Women at Indiana Women’s Prison aim to start new training program, fix blighted homes

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INDIANAPOLIS - A group of women at a state prison have been meeting each week with the hope of giving the women incarcerated a chance to learn new skills and help the city at the same time.

The women started the group, Constructing Our Future, with the hope the program could help women who often find themselves unable to break the prison cycle.

"They said, I had to go back my abusive husband, I had to go back to the neighborhood with a lot of drugs, I didn’t have much of a chance," Vanessa Thompson, a prisoner at IWP, said.

If given approval by the Indiana Department of Correction, women at the facility would be given a chance to learn about home building and construction. They'd also work with crews around the city to fix abandoned homes and could put in work to eventually own the home.

It would require at least 5,000 hours of work for each participant in the program.

“Being a drug addict most of my life, it takes an aggressive approach to rehabilitation," said Thompson, who came up with the idea while taking a class in the prison where the student has to come up with an idea to improve the prison, "You have to really really want it.”

Thompson got the idea of addressing blighted homes after seeing Indianapolis Mayor Joe Hogsett's campaign in 2015 while he was running for the seat.

In the spring, the women behind Constructing Our Future made a video presentation to state lawmakers. After hearing their pitch, lawmakers said they supported the plan.

While the women of the program wait for a decision from the DOC, those involved in the program are working to get more done to be ready if it gets approved.

The group has raised close to $11,000 through a fundraiser on GoFundMe. The money would go to staff instructors.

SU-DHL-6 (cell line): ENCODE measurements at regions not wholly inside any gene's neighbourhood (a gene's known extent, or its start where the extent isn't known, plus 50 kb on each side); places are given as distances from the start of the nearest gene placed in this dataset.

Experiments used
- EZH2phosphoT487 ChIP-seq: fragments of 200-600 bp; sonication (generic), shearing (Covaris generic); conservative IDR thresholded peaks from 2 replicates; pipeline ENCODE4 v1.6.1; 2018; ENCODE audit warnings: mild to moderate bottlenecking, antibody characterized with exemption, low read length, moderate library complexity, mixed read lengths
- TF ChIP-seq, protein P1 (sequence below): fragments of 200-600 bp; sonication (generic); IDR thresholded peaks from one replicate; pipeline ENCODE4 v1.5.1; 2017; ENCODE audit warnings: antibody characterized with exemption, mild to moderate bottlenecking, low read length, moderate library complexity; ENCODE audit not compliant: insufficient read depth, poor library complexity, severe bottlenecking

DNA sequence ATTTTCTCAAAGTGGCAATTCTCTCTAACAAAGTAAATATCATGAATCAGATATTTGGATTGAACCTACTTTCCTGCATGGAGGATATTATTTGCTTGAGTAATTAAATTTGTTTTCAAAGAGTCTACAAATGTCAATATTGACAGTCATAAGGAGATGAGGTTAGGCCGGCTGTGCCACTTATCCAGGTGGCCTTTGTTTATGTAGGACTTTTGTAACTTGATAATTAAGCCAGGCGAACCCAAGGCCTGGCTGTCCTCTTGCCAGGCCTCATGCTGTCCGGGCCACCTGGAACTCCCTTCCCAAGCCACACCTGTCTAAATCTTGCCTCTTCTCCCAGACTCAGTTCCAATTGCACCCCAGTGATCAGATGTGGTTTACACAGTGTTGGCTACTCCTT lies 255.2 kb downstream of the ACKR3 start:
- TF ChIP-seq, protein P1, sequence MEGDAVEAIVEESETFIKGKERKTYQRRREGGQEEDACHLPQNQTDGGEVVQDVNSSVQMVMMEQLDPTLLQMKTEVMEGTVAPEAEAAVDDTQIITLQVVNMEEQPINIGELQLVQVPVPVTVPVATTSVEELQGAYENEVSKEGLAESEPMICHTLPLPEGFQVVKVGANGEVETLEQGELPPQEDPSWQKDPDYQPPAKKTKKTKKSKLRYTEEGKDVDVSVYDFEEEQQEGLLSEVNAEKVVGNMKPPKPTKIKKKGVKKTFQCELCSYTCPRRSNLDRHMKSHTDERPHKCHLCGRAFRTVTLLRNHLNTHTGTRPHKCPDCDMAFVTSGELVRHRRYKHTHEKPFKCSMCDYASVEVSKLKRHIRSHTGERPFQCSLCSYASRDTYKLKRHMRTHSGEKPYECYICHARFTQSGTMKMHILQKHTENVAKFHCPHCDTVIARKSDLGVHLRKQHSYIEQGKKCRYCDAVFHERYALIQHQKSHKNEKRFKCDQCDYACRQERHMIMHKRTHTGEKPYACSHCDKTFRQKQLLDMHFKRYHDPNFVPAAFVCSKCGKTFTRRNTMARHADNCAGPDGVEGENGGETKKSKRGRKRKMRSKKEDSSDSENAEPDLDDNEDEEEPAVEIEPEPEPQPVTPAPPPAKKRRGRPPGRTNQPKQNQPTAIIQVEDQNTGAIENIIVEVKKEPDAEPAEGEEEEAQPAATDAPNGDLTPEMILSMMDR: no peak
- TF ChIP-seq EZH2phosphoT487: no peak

"If we have obstacles we sit down and work them out, we do research, and we write grants," said Thompson.

The group said there is plenty of support for the program from outside the DOC, to allow the women to get on-the-job training at fixing up abandoned homes.

"Everything that happens outside of here is privately funded or through foundation support," said Andrew Falk, the executive director of Constructing Our Future and a senior fellow at the Sagamore Institute. "Several in the area are working with us."

Falk said women in the program would spend close to four years while incarcerated learning how to build homes and hands-on experience. They would also be required to work another year in the program after leaving prison. Each woman would build up "sweat equity" which would allow them to go on to eventually purchase the home at an affordable price.

Group leaders plan to find candidates who will take the program seriously. “This is a program where you have to be conduct-free," said Thompson. "You have to show that you have character and that you’re really willing to work towards this goal.”

Falk said a training program is already offered by the DOC at another facility in the state.

The DOC doesn't have a timeline for when the program could be reviewed, but those in Constructing Our Future hope they might get an answer in January.

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